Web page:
Who's afraid of Charles Darwin?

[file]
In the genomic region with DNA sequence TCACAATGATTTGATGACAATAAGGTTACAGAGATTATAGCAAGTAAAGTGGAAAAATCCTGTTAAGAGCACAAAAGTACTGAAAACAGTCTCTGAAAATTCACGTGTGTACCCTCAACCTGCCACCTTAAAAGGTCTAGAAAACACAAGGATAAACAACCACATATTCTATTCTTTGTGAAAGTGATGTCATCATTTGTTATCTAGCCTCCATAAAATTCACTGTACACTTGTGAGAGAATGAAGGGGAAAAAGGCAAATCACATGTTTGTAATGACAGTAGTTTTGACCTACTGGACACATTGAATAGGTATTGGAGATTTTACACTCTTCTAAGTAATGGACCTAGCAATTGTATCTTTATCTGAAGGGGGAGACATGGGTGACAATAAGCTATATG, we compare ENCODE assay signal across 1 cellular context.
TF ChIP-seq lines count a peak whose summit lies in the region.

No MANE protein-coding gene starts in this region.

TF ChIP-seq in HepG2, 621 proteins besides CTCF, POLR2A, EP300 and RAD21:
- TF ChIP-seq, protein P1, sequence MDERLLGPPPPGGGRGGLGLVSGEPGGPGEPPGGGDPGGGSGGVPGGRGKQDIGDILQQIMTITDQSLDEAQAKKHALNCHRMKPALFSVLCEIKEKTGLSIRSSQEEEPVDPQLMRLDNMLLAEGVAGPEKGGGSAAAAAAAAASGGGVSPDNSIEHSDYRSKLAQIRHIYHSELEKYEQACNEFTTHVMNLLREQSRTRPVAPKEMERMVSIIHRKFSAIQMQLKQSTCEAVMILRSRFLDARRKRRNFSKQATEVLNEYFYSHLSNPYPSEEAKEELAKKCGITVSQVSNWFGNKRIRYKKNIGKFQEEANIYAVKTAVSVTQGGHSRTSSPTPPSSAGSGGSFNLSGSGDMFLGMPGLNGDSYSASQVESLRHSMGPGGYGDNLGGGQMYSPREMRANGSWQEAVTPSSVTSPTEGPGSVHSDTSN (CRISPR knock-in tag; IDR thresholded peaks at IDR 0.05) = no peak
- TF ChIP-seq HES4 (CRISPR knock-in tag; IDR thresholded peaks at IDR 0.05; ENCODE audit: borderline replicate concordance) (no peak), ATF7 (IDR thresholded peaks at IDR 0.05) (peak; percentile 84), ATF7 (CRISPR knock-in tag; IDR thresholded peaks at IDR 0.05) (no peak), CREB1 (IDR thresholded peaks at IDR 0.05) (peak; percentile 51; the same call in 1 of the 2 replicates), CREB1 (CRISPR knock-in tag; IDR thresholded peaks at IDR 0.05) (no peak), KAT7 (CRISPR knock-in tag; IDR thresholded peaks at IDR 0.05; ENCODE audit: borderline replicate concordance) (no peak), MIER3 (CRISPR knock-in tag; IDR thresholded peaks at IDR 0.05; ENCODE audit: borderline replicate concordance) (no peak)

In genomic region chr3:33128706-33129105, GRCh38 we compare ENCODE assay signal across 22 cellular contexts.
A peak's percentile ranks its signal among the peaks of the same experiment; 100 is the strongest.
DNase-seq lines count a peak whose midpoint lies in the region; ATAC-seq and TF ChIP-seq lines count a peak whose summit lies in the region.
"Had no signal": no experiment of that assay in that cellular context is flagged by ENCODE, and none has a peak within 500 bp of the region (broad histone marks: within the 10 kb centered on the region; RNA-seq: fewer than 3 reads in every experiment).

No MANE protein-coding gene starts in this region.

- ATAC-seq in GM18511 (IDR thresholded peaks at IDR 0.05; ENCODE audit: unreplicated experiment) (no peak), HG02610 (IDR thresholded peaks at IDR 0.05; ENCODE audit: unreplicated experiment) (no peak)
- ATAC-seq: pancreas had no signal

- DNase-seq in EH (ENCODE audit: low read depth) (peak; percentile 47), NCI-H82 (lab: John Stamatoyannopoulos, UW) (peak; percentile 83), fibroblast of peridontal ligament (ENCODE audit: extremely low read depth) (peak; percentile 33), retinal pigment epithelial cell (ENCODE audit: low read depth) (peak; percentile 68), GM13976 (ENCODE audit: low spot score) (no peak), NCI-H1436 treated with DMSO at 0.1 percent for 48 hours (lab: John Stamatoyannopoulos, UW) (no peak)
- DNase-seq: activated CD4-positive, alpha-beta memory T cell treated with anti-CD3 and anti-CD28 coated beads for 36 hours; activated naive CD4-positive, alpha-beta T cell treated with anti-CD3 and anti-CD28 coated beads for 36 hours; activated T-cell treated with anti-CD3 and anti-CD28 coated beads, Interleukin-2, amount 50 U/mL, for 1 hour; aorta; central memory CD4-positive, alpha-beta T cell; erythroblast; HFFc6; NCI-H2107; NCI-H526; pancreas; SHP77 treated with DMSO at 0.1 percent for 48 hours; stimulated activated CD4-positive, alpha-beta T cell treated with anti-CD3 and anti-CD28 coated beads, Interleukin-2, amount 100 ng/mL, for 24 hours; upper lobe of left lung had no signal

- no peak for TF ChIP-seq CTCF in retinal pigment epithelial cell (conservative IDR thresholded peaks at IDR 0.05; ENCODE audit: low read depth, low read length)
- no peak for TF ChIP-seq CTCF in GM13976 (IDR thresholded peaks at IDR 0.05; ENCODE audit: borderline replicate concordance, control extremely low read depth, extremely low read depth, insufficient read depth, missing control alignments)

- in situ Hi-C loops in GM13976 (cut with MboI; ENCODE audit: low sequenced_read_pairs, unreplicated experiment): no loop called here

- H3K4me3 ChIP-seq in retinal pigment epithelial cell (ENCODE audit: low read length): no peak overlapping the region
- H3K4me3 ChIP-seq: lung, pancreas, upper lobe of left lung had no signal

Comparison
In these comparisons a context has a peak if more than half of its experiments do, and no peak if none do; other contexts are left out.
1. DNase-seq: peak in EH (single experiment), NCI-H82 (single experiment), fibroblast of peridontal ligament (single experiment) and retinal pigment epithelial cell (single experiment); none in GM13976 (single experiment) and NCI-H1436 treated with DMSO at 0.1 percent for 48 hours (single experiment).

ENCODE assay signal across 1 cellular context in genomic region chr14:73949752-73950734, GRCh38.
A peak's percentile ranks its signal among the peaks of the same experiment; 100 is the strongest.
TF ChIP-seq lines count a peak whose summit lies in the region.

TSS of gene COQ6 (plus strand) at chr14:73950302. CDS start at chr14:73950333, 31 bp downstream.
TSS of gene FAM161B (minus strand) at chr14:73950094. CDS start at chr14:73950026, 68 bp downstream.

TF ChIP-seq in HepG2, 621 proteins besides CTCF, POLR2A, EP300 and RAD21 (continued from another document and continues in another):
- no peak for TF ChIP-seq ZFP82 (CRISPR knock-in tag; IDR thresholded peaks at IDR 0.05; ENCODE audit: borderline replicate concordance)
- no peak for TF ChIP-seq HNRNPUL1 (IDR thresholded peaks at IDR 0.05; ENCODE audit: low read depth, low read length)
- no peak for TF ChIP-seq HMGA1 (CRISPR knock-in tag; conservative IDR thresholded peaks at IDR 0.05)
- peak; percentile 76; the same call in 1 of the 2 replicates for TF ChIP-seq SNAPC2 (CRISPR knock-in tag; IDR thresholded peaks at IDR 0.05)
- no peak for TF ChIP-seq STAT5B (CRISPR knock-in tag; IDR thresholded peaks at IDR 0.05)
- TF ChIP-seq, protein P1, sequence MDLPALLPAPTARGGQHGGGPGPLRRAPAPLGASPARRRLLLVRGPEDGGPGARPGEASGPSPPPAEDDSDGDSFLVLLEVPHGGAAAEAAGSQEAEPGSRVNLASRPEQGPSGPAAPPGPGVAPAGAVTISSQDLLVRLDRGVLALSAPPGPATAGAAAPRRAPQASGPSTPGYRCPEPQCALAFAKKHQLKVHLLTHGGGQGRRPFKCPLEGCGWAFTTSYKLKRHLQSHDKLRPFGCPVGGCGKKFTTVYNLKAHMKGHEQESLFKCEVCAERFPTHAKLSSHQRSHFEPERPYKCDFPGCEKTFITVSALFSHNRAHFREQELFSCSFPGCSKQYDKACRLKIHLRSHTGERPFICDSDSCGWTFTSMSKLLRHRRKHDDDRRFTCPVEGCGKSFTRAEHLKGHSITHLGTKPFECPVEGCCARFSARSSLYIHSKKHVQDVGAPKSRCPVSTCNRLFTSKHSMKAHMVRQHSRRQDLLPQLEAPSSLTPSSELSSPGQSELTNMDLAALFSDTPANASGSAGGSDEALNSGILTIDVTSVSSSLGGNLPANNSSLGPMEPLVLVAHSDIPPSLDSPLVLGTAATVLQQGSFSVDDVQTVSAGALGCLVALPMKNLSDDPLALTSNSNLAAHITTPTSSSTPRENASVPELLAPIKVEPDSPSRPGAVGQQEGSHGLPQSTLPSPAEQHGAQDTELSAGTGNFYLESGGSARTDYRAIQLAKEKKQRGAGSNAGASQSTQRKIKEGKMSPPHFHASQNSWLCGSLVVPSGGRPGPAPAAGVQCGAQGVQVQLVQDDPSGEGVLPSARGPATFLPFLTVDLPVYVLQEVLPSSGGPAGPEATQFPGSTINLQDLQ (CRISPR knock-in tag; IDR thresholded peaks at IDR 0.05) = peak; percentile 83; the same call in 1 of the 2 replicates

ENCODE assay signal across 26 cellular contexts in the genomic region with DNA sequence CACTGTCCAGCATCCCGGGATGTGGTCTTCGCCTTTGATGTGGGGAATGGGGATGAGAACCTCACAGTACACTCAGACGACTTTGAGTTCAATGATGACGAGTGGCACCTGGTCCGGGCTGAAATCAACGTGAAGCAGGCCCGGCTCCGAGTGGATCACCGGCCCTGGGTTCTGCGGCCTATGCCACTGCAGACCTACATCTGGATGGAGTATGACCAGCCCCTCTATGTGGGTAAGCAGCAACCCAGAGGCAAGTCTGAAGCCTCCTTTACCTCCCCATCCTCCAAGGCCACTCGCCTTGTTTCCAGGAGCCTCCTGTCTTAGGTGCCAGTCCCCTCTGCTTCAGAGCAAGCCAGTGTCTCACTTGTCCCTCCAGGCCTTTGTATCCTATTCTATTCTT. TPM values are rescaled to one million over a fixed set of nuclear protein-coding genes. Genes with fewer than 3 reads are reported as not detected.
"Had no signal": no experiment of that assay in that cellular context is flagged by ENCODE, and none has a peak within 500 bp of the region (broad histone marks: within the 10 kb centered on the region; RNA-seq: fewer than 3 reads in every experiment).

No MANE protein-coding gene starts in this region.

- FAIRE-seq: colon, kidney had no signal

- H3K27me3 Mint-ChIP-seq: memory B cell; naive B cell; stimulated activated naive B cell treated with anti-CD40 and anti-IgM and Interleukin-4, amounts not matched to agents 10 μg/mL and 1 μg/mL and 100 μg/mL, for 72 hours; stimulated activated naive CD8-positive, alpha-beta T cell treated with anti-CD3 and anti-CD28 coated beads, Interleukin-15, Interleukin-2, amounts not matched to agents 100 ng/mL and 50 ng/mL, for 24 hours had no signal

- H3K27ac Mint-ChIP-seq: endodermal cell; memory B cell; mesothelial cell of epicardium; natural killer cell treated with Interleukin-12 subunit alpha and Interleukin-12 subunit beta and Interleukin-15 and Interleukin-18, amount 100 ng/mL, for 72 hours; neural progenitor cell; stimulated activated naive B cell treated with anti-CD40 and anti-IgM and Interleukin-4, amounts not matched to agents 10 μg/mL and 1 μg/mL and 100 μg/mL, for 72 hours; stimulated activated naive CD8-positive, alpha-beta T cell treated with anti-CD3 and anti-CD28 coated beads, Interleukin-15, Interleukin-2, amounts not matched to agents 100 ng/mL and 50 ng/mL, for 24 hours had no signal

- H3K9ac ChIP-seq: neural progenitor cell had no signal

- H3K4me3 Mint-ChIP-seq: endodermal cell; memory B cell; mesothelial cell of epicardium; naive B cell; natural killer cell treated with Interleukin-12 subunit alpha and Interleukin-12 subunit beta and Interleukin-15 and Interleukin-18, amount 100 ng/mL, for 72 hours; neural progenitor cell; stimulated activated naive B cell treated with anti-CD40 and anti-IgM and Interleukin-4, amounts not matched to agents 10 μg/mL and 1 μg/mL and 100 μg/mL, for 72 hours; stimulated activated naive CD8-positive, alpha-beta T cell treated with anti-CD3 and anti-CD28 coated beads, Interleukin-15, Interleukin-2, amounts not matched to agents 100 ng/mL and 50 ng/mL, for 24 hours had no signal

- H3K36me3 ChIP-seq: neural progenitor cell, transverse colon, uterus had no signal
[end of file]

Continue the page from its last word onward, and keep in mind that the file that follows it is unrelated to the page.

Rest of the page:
This is a very big year for the man who wrote The origin of species. Not only is it the 150th anniversary of this germinal book's publication. It's also the bicentenary of its author's birth. There have been monographs, exhibitions, pamphlets, conferences, TV documentaries, radio broadcasts and newspaper articles aplenty - even a set of new Royal Mail stamps designed as pieces of a jigsaw to represent the interconnectedness of all life on earth. Worldwide we have witnessed glowing tributes being paid to Charles Darwin and his theory of 'evolution by means of natural selection'. Except in geography, that is. Darwin and his massive legacy are, it seems, largely irrelevant to us. It's not so much that the bicentenary has passed geographers by. It's just that it's commanded precious little attention, if the content of our journals (such as Geoforum) and conference programmes this year is anything to go by. 1 Given that Darwin's thought was formative for Anglophone geography during its late 19th century inception (see Stoddart, 1966 and Livingstone, 1992), our relative disinterest in it during 2009 may seem like a peculiar oversight. But it's not. In fact, to celebrate Darwin's signal achievements we would - quite literally - have to go out of our way.